The lawsuit relates to an editorial published by the St. John’s Telegram last month.
That editorial concerned the rental subsidy provided to the American Hockey League team, the St. John’s IceCaps.
Williams is president and CEO of the IceCaps.
According to a statement of claim filed at Newfoundland and Labrador Supreme Court, Williams alleges that comments in the editorial “falsely and maliciously allege influence-peddling and conduct similar to a criminal breach of trust.”
Williams says in court documents that he has suffered “substantial and irreversible damages” to his status as a businessman, lawyer and former premier.
“The plaintiff states that the editorial is replete with false and defamatory allegations, implications, assertions, innuendoes and/or comments concerning the plaintiff’s character which have caused the plaintiff to be defamed,” the statement of claim filed by Williams notes.
None of those allegations has been tested in court.
Telegram managing editor Steve Bartlett says the paper has no comment at this time, as the matter is before the courts.
Williams has not returned messages left by CBC News.
Editorial about rental subsidy
In mid-September, St. John's city councillors agreed to a $700,000 subsidy for St. John’s Sports and Entertainment, the corporation that runs Mile One Centre, to help defray the IceCaps' expenses over the next two seasons.
Councillors voted to provide the subsidy in a private meeting, but CBC News broke the story after receiving a leaked memo outlining the terms of the deal.
The Telegram editorial in question — headlined “Buying Influence” — ran four days later.
The editorial highlighted political donations made by the IceCaps, including some to St. John’s city councillors.
It touched on federal and provincial campaign contribution rules, including a lack of legislation in Newfoundland and Labrador about financial disclosure for party leadership contests.
“It could be argued that leadership elections are internal affairs, and that candidates are beholden only to the party itself,” the editorial notes. “But with the move towards more inclusive, electronic voting, these things hardly happen behind closed doors. And the victors stand to exert considerable power, especially if elected to the premier’s office.
“It’s high time the leaders of this province tied up these loose ends. Companies and wealthy individuals should not be allowed to buy political influence with hefty sums of cash or the equivalent in services.”
Williams says in court filings that those comments “clearly refer to him,” especially when read in the context of the entire editorial and two other articles and columns that appeared in the newspaper the same day.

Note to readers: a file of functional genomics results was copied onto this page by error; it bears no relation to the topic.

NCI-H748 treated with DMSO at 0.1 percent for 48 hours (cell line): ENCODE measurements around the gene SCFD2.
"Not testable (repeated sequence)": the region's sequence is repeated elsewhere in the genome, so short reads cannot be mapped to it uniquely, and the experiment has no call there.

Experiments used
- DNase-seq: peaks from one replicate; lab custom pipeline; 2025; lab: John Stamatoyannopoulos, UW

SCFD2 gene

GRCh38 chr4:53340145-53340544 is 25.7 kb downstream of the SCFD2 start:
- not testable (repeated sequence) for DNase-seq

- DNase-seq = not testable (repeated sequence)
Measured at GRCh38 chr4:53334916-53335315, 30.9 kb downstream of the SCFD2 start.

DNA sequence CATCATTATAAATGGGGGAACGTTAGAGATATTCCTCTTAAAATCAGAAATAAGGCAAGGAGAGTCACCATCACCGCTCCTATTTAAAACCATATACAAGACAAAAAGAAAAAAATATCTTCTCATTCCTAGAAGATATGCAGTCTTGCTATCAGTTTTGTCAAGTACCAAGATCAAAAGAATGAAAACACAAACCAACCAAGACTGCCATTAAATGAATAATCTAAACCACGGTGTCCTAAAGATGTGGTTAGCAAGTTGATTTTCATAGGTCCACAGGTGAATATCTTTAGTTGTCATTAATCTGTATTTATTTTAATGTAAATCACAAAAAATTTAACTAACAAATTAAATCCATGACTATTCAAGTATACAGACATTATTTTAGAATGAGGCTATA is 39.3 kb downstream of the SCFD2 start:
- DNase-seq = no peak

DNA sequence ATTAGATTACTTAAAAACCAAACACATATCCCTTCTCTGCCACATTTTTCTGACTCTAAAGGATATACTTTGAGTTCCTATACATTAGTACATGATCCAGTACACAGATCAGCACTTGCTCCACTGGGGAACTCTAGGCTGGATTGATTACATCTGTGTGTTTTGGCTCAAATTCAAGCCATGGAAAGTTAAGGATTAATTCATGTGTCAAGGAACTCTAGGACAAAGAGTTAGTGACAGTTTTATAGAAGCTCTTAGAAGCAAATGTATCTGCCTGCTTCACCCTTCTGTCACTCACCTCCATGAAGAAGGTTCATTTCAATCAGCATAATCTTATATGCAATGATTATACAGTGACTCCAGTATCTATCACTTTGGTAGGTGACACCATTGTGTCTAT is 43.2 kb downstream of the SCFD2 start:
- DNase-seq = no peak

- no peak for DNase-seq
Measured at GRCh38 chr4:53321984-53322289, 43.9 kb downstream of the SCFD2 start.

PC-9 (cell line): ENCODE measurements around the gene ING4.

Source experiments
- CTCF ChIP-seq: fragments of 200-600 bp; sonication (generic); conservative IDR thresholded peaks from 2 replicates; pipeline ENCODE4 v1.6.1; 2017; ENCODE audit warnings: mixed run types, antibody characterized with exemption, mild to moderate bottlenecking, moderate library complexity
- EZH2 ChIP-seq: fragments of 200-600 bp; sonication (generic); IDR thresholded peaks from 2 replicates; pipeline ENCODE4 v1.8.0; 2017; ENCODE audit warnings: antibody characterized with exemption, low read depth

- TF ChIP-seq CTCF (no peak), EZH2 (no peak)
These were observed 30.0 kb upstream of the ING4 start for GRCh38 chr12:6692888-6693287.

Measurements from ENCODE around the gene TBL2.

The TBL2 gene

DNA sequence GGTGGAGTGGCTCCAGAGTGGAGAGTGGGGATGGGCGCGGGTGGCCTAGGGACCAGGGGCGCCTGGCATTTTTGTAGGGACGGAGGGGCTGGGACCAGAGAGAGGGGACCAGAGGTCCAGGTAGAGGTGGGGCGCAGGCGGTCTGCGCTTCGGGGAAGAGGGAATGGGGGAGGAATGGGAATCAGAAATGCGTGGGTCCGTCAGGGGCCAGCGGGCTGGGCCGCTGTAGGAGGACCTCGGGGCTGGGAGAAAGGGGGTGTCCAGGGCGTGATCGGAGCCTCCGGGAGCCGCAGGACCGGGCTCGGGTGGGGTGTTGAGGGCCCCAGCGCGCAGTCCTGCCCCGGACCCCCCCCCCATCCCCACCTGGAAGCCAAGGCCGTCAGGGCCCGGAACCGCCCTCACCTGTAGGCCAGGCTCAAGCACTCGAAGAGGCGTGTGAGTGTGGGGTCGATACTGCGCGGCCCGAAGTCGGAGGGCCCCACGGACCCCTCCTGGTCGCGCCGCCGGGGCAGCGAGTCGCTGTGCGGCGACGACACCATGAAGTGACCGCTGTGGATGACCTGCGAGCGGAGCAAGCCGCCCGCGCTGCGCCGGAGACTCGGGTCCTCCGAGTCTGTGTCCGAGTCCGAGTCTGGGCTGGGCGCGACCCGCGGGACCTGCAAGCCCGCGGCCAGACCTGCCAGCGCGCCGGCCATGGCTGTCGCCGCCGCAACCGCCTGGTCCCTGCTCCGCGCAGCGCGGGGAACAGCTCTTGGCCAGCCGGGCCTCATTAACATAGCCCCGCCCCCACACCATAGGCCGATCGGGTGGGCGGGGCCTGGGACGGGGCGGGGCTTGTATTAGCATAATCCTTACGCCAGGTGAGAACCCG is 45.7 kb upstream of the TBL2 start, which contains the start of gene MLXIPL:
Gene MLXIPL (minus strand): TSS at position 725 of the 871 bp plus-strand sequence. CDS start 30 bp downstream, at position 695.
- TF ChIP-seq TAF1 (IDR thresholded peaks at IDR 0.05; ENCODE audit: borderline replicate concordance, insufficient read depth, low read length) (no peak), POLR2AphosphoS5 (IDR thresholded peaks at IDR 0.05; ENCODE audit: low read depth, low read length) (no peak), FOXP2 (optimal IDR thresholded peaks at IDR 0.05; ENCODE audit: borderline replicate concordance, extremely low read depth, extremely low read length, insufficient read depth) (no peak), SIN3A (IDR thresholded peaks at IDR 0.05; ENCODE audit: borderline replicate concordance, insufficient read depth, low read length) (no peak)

“The editorial states that the plaintiff bought political influence to ensure that members of the St. John’s city council approved the rent reduction for the IceCaps,” the former premier’s statement of claim notes.
Williams alleges the newspaper’s editorial was understood to mean that he “bribed” city councillors.
The IceCaps CEO also references other “numerous” articles and columns in The Telegram that provided “critical” coverage of the subsidy deal.
On Sept. 26, according to court documents, his lawyer wrote the newspaper demanding a written retraction and apology.
The Telegram wrote back on Oct. 1 declining to do so.
Other defamation actions
This is not the first time Williams has either sued for defamation, or backed a colleague for doing so.
In 2012, he dropped litigation against the Sierra Club of Canada and environmentalist Bruno Marcocchio after they apologized for comments made on an open line radio show about the Muskrat Falls hydro project.
At the time, Williams indicated he still planned to sue political blogger Brad Cabana. The status of that legal action is not immediately clear.
In 2007, while he was premier, Williams publicly supported cabinet minister John Hickey’s decision to sue another former premier, Roger Grimes, for defamation.
"I'll tell anybody out there — if they're going to take down the people that are in public life, then they basically have to answer for it, and they'll have to answer for it in court," Williams told reporters at the time.
Williams also said he had no problems with Hickey using taxpayers' money to defend his reputation.
Grimes had made comments about Auditor General John Noseworthy naming Hickey as having double billed $3,770 in a string of claims from his constituency allowance.
That lawsuit was quietly dropped in 2012.